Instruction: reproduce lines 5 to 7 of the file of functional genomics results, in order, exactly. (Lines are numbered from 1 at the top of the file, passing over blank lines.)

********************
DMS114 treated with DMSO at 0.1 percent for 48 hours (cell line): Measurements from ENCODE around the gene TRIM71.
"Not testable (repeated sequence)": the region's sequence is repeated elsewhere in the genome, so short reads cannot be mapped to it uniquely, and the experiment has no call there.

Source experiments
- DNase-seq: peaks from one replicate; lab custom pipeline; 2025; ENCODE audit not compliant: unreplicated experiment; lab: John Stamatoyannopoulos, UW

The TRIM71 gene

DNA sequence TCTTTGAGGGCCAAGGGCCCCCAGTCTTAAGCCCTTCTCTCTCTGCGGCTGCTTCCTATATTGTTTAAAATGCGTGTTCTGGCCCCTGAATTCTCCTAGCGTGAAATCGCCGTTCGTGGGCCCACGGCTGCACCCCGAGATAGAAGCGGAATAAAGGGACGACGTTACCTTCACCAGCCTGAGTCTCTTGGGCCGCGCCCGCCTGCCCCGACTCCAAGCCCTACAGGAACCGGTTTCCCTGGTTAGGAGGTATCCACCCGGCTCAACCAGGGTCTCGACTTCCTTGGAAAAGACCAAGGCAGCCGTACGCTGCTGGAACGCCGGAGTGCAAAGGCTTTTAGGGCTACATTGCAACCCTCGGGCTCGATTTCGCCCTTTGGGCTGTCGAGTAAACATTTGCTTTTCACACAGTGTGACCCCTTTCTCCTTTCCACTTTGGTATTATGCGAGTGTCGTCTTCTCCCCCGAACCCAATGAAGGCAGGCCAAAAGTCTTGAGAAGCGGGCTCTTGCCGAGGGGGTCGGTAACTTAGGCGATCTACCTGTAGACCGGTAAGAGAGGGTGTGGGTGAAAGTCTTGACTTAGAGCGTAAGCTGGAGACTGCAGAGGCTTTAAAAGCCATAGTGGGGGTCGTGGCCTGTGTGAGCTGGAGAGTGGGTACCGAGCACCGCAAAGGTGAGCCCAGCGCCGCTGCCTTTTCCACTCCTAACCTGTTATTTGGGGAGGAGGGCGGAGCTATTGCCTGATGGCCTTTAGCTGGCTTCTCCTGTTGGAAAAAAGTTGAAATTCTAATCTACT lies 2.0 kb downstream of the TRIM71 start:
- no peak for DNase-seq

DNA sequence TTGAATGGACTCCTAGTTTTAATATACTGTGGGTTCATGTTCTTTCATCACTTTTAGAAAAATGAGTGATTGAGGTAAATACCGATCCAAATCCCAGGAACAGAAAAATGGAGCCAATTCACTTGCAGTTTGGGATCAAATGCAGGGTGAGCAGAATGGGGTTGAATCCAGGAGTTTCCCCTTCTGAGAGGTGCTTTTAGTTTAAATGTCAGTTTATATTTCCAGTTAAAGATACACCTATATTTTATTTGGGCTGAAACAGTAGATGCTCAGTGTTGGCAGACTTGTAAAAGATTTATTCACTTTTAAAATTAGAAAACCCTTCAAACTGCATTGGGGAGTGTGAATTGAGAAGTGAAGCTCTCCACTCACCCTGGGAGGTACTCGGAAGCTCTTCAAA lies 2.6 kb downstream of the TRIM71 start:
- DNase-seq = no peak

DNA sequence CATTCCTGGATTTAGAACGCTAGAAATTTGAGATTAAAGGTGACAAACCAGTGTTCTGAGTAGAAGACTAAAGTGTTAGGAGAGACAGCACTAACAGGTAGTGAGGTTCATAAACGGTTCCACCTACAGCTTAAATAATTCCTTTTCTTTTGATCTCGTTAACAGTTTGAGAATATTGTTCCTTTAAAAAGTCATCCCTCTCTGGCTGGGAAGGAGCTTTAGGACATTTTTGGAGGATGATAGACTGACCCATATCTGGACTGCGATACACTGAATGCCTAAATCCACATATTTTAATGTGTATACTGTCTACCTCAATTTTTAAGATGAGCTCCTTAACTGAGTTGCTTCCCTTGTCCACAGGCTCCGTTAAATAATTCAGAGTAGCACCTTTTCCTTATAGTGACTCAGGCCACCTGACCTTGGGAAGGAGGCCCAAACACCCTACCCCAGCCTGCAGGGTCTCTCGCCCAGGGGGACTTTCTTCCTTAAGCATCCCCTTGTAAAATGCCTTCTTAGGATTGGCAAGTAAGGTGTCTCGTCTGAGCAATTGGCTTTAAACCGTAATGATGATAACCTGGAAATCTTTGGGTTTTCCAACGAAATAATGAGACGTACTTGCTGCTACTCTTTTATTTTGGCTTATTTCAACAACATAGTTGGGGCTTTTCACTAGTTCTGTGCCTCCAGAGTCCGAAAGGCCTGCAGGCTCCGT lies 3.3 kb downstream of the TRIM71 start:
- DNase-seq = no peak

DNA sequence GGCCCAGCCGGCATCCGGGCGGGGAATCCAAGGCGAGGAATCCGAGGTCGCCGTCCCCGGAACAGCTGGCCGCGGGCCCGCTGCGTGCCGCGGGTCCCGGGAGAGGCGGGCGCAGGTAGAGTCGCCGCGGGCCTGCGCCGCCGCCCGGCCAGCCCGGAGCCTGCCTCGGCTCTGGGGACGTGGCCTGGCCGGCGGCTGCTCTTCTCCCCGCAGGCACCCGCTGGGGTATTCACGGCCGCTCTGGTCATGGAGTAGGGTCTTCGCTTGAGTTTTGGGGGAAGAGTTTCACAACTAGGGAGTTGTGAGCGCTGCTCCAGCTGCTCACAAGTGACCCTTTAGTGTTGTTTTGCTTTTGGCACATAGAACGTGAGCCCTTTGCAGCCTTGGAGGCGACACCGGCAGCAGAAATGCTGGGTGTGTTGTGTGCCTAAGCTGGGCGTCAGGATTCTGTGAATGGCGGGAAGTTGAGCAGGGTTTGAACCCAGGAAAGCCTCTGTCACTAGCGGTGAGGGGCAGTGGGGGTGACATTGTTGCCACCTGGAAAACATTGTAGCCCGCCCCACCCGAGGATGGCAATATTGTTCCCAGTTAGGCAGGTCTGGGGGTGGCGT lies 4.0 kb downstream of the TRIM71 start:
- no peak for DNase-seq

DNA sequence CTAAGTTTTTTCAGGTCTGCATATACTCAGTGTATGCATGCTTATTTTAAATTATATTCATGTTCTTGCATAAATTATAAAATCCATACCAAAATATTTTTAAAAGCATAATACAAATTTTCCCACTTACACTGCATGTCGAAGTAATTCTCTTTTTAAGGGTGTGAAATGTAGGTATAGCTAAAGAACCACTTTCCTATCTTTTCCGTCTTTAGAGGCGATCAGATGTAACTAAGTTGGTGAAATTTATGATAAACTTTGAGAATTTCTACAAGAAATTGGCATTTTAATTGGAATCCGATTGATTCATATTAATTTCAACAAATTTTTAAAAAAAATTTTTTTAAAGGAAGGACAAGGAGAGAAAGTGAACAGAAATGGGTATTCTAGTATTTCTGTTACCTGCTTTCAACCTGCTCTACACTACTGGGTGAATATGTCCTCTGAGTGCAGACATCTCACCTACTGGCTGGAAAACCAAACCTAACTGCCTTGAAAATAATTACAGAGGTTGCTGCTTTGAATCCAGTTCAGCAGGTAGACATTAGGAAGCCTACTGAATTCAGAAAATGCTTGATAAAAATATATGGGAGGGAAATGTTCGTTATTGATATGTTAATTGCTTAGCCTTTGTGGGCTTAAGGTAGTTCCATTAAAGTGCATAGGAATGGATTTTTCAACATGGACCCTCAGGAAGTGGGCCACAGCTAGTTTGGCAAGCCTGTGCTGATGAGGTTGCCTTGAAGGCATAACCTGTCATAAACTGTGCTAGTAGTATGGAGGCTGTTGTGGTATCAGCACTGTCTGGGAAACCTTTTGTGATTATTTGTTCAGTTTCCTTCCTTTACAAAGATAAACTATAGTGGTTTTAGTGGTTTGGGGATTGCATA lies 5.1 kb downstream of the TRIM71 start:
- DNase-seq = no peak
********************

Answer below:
The TRIM71 gene

DNA sequence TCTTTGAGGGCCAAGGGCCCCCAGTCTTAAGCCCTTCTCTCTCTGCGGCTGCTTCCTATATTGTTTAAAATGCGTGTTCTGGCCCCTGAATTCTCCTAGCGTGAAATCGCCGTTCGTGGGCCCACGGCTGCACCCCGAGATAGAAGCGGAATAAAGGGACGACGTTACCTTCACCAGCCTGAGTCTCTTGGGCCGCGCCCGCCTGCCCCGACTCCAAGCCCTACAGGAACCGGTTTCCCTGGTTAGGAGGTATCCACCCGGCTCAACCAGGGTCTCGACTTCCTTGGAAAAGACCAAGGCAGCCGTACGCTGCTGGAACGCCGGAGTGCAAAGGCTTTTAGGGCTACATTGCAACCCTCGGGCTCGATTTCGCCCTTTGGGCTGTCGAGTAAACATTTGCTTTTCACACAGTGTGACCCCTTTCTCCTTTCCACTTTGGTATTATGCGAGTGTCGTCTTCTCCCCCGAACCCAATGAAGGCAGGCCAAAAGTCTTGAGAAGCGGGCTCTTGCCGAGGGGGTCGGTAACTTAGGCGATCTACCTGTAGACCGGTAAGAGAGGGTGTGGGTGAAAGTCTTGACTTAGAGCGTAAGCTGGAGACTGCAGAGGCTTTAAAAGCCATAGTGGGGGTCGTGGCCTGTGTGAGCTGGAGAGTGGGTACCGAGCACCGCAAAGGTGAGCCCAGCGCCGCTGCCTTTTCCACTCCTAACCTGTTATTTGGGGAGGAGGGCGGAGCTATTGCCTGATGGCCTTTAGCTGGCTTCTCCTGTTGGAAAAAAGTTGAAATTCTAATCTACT lies 2.0 kb downstream of the TRIM71 start:
- no peak for DNase-seq